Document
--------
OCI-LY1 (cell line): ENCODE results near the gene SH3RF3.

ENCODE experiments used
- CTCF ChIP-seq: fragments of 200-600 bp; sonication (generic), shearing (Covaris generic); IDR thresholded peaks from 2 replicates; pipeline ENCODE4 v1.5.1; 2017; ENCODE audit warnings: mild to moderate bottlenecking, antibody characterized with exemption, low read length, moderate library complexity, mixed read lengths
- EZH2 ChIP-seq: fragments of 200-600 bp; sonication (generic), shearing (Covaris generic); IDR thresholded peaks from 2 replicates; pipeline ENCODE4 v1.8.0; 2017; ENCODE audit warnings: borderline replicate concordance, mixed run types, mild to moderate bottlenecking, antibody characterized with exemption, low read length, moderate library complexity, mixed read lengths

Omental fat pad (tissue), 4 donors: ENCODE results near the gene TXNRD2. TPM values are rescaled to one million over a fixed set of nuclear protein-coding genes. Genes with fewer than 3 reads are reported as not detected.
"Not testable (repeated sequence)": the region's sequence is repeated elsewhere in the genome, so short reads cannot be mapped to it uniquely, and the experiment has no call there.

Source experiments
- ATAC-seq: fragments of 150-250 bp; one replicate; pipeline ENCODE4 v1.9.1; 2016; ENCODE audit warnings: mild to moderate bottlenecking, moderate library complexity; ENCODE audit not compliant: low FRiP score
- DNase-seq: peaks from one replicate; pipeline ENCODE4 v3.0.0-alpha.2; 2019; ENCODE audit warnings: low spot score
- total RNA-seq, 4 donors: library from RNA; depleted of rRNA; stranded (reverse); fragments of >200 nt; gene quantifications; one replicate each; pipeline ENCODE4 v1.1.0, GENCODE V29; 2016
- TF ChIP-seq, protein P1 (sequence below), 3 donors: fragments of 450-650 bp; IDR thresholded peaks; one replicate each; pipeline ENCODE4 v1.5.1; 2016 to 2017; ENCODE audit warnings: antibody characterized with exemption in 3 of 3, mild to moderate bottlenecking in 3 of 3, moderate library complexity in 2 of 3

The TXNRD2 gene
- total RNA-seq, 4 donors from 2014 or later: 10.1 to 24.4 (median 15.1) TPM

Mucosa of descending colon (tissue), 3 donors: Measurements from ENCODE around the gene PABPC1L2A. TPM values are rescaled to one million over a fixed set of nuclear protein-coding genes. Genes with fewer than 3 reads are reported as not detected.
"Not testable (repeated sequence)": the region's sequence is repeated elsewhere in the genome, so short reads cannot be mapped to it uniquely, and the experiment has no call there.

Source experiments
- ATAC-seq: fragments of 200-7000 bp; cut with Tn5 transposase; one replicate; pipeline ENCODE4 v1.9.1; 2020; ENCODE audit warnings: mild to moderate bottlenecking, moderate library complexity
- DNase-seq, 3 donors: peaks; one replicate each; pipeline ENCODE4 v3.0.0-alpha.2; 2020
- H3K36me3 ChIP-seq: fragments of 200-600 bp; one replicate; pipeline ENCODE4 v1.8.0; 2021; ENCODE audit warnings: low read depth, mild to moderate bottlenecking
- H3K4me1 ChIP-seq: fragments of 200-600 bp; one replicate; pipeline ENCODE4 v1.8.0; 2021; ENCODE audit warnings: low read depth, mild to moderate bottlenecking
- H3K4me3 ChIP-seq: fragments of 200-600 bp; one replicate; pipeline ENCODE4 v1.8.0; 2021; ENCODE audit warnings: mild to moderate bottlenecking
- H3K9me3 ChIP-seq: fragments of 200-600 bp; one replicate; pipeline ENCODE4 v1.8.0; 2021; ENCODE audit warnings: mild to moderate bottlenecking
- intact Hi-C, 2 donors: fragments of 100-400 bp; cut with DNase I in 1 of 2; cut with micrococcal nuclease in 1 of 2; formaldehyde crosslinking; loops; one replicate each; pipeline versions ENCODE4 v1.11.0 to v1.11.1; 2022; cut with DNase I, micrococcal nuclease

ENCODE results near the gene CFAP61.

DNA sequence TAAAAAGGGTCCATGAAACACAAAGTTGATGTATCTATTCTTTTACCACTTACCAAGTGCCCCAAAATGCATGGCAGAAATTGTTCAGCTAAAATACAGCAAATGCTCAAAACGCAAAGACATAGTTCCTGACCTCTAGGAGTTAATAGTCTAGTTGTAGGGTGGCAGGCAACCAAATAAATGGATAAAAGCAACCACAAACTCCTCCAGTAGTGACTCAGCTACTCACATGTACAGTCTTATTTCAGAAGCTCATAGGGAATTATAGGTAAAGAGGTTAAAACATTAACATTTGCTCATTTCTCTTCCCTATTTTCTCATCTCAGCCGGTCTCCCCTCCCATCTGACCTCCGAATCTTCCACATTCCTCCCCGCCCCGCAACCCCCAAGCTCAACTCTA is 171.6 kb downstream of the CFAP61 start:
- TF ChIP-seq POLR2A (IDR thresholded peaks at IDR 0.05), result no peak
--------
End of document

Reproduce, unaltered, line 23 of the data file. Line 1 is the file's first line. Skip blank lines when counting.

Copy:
- intact Hi-C, 2 donors: fragments of 100-400 bp; cut with DNase I in 1 of 2; cut with micrococcal nuclease in 1 of 2; formaldehyde crosslinking; loops; one replicate each; pipeline versions ENCODE4 v1.11.0 to v1.11.1; 2022; cut with DNase I, micrococcal nuclease